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How big unions smooth the way for Amazon worker protests

WASHINGTON (Reuters) – Warehouse employees last month staged a walkout in Michigan to demand safer working conditions at their facility. So did workers in New York, Illinois and Minnesota.

These and other Amazon.com Inc employees across the country are seizing on the coronavirus to demand the world’s largest online retailer offer more paid sick time and temporarily shut warehouses with infections for deep cleaning.

Employees in at least 11 states this year have voiced their concerns and staged actions to highlight a variety of purported workplace deficiencies, allegations the company has denied.

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Supporting these Amazon workers are labor groups and unions eager to penetrate the Seattle-based behemoth after years of failed attempts to unionize its operations.

Reuters spoke with 16 unions and labor groups targeting Amazon. They included established organizations such as the American Federation of Labor and Congress of Industrial Organizations (AFL-CIO), the United Food & Commercial Workers International Union (UFCW) and the Retail, Wholesale and Department Store Union (RWDSU), as well as newer worker advocacy groups like Warehouse Workers for Justice and Athena, a coalition of labor and social justice groups that have criticized Amazon’s business practices.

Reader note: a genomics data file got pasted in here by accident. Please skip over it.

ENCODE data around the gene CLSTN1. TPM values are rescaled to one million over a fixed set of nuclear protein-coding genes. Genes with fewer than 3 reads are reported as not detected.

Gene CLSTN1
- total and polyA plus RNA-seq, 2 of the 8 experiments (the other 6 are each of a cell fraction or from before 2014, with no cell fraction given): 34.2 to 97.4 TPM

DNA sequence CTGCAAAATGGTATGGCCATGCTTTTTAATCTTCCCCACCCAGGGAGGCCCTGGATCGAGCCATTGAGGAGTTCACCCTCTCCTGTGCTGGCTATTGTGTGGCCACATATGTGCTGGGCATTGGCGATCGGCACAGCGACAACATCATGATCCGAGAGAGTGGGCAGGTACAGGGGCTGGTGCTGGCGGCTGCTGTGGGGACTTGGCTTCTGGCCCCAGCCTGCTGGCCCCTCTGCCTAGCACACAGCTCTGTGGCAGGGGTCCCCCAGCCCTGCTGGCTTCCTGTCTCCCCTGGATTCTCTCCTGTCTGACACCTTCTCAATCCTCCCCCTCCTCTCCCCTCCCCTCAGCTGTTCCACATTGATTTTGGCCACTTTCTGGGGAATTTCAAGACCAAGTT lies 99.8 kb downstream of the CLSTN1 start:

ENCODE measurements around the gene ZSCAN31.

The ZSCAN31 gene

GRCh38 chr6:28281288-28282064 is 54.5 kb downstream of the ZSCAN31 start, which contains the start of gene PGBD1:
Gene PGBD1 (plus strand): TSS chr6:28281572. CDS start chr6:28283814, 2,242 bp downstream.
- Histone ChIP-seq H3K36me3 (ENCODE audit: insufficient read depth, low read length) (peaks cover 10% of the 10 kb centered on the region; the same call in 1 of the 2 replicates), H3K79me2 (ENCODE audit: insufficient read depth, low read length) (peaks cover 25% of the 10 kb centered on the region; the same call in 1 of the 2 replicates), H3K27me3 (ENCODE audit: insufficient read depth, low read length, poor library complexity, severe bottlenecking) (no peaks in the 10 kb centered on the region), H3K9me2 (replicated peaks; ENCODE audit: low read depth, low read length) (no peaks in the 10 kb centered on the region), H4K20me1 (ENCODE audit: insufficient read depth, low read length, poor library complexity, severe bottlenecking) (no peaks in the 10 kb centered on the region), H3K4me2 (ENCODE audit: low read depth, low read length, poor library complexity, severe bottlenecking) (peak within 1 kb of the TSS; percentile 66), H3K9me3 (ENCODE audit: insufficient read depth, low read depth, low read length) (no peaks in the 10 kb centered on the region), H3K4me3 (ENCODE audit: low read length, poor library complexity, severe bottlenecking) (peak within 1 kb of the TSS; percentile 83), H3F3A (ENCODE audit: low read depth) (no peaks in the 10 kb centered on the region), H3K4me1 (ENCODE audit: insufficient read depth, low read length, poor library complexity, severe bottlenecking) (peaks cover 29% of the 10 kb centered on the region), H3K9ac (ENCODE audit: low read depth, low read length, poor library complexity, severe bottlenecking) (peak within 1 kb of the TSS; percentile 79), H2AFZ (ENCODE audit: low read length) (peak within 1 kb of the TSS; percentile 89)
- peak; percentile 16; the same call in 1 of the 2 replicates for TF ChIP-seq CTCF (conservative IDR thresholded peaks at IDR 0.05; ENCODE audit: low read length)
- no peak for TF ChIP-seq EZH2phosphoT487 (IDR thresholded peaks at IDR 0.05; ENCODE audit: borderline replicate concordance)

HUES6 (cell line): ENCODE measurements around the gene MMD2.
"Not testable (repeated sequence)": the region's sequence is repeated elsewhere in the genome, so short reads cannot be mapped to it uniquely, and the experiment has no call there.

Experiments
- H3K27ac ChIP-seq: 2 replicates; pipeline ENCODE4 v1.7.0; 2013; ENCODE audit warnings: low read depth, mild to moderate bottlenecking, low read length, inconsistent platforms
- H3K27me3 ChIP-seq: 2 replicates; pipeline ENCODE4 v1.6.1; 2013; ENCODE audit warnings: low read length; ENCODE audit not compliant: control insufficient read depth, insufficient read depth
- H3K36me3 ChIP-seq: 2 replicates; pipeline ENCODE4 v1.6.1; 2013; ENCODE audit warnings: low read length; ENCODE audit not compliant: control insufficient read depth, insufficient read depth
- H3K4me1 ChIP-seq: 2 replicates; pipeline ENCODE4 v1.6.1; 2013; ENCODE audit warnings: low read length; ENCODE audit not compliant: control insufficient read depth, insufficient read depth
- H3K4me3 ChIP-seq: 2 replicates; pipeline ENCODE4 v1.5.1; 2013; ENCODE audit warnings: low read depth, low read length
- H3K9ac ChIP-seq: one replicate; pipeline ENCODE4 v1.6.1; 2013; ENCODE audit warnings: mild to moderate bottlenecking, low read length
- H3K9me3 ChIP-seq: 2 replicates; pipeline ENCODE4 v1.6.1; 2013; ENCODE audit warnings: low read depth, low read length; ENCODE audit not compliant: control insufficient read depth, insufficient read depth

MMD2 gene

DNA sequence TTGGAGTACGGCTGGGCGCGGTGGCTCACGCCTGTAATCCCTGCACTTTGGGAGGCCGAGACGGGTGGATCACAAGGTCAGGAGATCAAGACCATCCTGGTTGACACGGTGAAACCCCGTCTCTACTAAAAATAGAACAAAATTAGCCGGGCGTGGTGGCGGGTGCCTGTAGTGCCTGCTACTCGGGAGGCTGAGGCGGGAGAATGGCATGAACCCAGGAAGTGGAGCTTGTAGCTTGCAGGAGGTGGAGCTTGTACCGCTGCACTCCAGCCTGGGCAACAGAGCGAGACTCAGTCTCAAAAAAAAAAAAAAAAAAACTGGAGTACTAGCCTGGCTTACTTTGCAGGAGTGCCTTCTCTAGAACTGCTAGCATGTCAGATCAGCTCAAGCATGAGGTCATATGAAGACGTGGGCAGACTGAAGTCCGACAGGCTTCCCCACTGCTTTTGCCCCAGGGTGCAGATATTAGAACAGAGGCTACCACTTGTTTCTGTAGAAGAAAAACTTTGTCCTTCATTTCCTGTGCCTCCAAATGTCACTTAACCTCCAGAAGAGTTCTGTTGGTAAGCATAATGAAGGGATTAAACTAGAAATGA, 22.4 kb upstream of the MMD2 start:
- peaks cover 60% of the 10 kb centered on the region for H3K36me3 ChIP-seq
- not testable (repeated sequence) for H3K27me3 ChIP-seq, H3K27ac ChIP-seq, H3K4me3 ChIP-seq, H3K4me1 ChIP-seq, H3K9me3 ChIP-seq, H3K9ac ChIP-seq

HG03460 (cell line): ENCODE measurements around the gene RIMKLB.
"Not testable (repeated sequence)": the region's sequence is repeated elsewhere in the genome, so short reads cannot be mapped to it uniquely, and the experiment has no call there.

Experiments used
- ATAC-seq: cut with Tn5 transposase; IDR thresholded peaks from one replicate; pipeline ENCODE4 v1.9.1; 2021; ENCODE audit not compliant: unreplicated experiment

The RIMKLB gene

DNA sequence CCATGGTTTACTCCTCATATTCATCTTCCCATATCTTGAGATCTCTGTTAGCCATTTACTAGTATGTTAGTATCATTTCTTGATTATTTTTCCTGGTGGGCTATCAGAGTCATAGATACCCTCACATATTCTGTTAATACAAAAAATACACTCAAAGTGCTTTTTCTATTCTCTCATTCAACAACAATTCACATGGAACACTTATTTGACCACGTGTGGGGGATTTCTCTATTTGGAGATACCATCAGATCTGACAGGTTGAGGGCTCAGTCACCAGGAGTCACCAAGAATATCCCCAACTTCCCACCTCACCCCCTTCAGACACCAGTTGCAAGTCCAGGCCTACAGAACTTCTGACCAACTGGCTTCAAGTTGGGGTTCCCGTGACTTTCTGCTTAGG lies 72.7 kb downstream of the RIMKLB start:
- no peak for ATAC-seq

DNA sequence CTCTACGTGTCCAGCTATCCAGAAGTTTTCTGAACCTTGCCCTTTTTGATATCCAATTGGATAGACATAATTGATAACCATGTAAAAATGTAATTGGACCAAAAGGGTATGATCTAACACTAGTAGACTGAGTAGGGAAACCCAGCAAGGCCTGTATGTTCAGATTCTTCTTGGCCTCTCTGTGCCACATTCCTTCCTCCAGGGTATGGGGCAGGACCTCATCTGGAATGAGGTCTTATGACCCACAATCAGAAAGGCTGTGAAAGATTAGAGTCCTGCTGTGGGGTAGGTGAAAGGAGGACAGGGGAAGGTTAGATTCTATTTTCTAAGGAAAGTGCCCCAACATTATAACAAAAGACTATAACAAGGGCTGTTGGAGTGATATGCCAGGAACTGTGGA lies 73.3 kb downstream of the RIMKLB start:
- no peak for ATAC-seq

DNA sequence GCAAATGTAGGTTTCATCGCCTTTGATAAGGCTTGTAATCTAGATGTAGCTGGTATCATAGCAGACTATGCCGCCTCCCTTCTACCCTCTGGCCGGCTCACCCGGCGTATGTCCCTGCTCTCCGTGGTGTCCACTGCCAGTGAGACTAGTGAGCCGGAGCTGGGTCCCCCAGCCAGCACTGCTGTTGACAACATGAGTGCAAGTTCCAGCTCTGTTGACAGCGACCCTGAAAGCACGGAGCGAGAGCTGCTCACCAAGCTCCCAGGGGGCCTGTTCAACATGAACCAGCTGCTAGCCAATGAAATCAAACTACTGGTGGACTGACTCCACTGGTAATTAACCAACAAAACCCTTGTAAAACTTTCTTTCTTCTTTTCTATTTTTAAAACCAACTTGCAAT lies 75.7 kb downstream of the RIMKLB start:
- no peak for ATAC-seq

Most unions acknowledged their long odds at organizing Amazon using traditional tactics such as holding […]

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